If you haven’t tried baby ginger you are in for a treat. The baby ginger harvest has just started here at OakWoods Farm. Fresh locally grown baby ginger is very different from the mature ginger that you purchase at the store. The beautiful pink and cream colored rhizomes are very tender and mild; there is no need to peel it, you can simply chop and use. In contrast, mature ginger has a tough skin, and fibrous center and is very strong but stores well.
Baby ginger has a shorter storage time after harvest than mature ginger. It can be stored at room temperature for only about two to three weeks after harvest or refrigerated in an open plastic bag. The whole root freezes well for grating into teas, soups and stews throughout the winter. Baby ginger is great for making pickles, syrups and in stir-fries. It’s also wonderful preserved in fermented foods such as gingered carrots, Korean kimchee, sauerkraut and kombucha. And in addition to the flavor, it has many health benefits too.
Come and see us at Webb City Farmers Market every Saturday 9-noon year round or stop by the farm. Hope to see you soon!
Japanese Pickled Ginger (gari)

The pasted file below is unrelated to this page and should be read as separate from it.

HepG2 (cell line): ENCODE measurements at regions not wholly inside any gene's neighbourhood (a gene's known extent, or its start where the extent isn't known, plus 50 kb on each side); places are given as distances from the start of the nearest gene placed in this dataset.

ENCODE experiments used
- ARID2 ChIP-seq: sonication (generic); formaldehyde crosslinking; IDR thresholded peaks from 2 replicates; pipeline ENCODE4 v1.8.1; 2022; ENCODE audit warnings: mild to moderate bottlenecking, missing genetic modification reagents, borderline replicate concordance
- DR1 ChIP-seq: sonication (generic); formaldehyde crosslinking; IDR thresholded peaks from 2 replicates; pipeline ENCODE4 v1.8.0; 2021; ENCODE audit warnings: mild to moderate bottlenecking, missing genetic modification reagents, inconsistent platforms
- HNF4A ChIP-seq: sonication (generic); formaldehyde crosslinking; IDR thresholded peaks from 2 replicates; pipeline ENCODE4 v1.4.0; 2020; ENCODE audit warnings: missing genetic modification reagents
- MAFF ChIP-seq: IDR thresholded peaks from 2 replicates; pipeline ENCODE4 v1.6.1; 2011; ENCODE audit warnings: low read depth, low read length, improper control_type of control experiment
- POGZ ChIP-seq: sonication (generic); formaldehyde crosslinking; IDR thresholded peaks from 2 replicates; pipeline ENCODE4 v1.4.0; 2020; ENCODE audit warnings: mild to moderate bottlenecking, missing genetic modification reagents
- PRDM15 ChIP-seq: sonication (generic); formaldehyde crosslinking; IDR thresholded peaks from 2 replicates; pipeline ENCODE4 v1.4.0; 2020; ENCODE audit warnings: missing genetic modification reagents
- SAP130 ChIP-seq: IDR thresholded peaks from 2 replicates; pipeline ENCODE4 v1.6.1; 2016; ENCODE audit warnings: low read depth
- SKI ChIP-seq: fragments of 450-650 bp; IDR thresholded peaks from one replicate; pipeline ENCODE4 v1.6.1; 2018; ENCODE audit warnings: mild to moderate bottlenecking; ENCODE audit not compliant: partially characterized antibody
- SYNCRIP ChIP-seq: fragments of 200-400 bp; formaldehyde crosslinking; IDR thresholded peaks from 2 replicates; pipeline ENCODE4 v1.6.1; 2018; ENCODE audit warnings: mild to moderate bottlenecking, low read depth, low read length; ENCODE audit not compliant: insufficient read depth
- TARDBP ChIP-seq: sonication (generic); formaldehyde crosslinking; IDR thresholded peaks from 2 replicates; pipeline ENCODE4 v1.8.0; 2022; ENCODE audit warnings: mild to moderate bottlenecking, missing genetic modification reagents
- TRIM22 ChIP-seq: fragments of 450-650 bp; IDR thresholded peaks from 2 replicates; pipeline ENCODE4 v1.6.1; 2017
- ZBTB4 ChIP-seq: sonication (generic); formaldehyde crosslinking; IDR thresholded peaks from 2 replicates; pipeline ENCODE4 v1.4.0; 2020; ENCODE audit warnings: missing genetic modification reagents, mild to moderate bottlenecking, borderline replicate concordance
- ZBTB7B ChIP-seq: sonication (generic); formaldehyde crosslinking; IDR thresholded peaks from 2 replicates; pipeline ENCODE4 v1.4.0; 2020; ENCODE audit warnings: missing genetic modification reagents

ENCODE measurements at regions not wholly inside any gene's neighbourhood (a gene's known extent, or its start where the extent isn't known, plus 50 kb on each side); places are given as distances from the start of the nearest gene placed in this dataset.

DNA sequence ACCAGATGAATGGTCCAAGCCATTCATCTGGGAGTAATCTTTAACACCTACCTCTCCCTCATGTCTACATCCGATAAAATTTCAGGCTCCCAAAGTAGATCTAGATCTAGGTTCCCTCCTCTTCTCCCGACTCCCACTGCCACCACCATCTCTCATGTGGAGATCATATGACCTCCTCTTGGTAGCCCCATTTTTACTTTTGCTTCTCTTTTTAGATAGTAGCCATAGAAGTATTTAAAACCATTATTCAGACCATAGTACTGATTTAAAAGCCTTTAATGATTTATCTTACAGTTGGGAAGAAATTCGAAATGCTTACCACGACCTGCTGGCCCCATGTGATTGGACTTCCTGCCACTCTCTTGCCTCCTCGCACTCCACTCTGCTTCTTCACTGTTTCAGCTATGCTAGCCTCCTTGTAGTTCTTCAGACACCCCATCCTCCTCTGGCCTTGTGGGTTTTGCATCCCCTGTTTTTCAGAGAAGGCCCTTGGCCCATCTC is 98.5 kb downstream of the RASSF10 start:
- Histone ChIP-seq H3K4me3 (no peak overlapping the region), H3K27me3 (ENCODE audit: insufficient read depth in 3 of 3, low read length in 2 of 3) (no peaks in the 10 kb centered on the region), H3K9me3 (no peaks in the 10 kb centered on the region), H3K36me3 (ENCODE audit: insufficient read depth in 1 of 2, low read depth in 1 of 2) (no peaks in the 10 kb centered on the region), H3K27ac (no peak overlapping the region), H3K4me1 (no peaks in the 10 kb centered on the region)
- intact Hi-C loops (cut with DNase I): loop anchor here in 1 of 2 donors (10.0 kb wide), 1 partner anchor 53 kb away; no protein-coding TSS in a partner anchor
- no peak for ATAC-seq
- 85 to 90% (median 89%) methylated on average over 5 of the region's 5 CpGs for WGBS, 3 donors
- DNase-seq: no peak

Makes about 1 cup
Adapted from Laura McCandlish for NPR
4 ounces fresh baby ginger
2 cups water
Several thin slices of raw beet or carrot (optional)
3/4 teaspoon salt, plus an extra sprinkle
1/2 cup rice vinegar (cider, white wine vinegar may be used)
2 tablespoons organic cane sugar (or more to taste)
Slice ginger paper-thin with a mandolin or vegetable peeler Place slices into a bowl, barely cover them with cold water and let stand 30 minutes.
In a saucepan, bring the 2 cups of water to a boil while you drain the ginger. Add the ginger and cook, stirring to soften, about 30 seconds. Drain the slices in a colander, tossing to make sure they don’t retain water. (This blanching step can be skipped if young ginger is especially fresh and not fibrous.)
Sprinkle the ginger (and the raw beet slices or carrots, if using) lightly with salt and put in a lidded sterilized jar. Add the vinegar to a nonreactive saucepan, and bring it to a boil, stirring in the sugar and salt until dissolved. Use a funnel to pour the hot liquid over the ginger, mixing well (it should completely cover the slices).
Tightly cover the jar, allow it to cool to room temperature and refrigerate. The pickled ginger, which is ready to eat after several hours, keeps well in the refrigerator for up to six months.